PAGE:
"It's hard to tell by just looking at a cow, clearly, but if you don't measure, you can't monitor. We were really surprised by the results of some of the cows and the herd testing is a great way to break down the herd into those that are performing and those that aren't.

    "When you think about what you pay for feed, cows need to be performing."

    The Chalks feed about six kilograms of grain a day, four kilograms in the bail over two milkings and another two kilograms in a feed mix fed on a feed pad. They also use corn silage that is grown on contract on a nearby farm, and in four out of five years, grow their own hay.

    And while their system is mainly pasture-based with a mix of ryegrass and kikuyu, those supplements do not come without a cost, so cows need to be performing to not only cover those costs but make a profit for the business.

    [crosshead]End results

    [noindentpar]When the first herd testing results came in, the Chalks were able to look at their herd to pick out those cows that were under-performing.

    But Geoffrey said it was important to look at a full lactation of herd test results or at least a number of tests before making culling decisions.

    "This is all about putting together a history of the cow's performance rather than judging her on just one test result," he said.

    "We will look at herd test results from a 12-month period or a lactation and then make decisions."

    They have also used the herd testing information to monitor cows for individual cell counts.

    Prior to herd testing, cows were monitored for mastitis by physical signs.

    "We knew there were a few problem cows and we could cull those but being able to monitor is a lot more objective," Geoffrey said.

    "Cell counts are a big thing for us. When the herd testing comes in, we know which cows are bumping this up.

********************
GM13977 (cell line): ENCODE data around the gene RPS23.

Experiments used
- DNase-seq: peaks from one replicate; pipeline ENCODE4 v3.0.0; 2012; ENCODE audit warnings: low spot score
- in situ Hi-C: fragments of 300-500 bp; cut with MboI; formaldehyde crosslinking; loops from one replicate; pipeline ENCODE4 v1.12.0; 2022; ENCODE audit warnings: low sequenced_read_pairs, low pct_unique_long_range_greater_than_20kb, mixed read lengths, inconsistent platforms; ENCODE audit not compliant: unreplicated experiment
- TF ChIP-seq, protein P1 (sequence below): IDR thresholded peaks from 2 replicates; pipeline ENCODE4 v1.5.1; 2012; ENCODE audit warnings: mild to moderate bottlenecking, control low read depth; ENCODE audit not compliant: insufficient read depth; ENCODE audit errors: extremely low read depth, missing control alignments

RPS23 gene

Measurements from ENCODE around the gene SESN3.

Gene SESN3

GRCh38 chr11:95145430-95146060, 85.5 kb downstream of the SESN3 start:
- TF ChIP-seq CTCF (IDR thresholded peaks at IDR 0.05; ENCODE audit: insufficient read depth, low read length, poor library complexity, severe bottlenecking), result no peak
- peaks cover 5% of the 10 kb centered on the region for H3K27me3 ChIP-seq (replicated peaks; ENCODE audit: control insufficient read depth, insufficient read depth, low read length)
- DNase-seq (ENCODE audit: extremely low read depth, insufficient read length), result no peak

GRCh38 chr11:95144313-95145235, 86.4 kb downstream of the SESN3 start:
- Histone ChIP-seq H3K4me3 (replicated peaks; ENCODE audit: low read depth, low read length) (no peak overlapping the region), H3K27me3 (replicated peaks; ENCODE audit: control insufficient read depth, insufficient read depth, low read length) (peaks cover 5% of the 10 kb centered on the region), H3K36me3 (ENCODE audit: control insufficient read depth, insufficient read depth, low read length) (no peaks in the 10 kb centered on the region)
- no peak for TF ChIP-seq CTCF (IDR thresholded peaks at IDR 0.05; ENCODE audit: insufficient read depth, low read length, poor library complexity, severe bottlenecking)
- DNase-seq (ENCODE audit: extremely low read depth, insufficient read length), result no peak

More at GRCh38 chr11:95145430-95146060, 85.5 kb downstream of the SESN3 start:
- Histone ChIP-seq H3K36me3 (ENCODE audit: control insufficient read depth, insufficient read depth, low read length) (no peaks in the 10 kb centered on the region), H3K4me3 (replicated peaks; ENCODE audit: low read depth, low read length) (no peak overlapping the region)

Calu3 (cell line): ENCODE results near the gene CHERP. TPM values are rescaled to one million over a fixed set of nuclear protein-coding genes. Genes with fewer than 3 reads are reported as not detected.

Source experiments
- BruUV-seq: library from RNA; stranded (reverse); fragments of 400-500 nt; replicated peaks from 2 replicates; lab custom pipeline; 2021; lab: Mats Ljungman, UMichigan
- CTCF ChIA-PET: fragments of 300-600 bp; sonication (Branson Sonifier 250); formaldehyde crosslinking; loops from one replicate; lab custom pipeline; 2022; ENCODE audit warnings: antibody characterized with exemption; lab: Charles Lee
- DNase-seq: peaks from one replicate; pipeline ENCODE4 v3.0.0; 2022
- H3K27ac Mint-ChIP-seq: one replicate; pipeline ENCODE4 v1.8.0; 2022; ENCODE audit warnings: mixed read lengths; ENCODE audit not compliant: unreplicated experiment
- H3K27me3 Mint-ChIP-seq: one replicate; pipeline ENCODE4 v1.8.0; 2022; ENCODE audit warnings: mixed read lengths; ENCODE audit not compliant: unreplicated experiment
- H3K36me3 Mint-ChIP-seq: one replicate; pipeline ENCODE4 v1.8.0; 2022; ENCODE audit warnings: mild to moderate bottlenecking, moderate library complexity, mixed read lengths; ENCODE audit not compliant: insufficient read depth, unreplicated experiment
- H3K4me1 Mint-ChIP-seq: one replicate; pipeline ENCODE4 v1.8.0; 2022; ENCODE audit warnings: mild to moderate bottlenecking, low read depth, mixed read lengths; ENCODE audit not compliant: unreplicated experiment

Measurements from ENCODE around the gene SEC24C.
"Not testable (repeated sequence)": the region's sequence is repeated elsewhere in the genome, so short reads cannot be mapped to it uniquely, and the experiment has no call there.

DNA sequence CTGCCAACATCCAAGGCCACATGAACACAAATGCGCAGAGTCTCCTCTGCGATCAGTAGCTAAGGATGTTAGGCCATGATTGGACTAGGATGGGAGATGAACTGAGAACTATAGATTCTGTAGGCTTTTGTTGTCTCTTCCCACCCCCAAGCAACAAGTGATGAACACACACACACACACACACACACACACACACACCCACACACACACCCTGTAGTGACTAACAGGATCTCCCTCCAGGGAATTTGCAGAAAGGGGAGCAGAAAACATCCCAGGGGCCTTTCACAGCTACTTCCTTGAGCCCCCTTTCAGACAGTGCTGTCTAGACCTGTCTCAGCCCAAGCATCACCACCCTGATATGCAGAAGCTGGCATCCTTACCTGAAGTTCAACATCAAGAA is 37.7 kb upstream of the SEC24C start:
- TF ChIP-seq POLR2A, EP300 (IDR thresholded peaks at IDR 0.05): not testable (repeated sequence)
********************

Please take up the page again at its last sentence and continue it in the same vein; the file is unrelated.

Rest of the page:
"When we supply our milk company, Dairy Farmers Milk Co-operative, we have to have a bulk cell count of less than 200,000 to get the maximum quality bonus. That incentive is nearly your profit, so we need to make sure that we are gaining this bonus.

    "We will definitely cull cows based on herd test results if they have a high somatic cell count, but we also cull if they are barren."

    Cost benefits

    The Chalks have now settled into a pattern of herd testing every six to eight weeks. It comes at an annual cost of about $2000, or less than $15 a cow.

    It has allowed Geoffrey and Ruth to make good business decisions about their herd.

    "We are farming smarter not harder and knowing objective information is key to that," Geoffrey said. "When margins are tight, you need to monitor each input in your business and each output."

    With three years history of herd testing under their belt, there are cows in the herds that have in-depth records.

    "We have got some-long term information and know the life history of some of our herd. At a cost of $2000, it's pretty much a no-brainer," Geoffrey said.

    For more information, contact DataGene, phone (03) 9032 7191 or email abv@datagene.com.au.

    ImProving Herds was a Gardiner Dairy Foundation project in collaboration with Dairy Australia, DataGene, the Victorian Government, Holstein Australia and the National Herd Improvement Association of Australia (NHIA).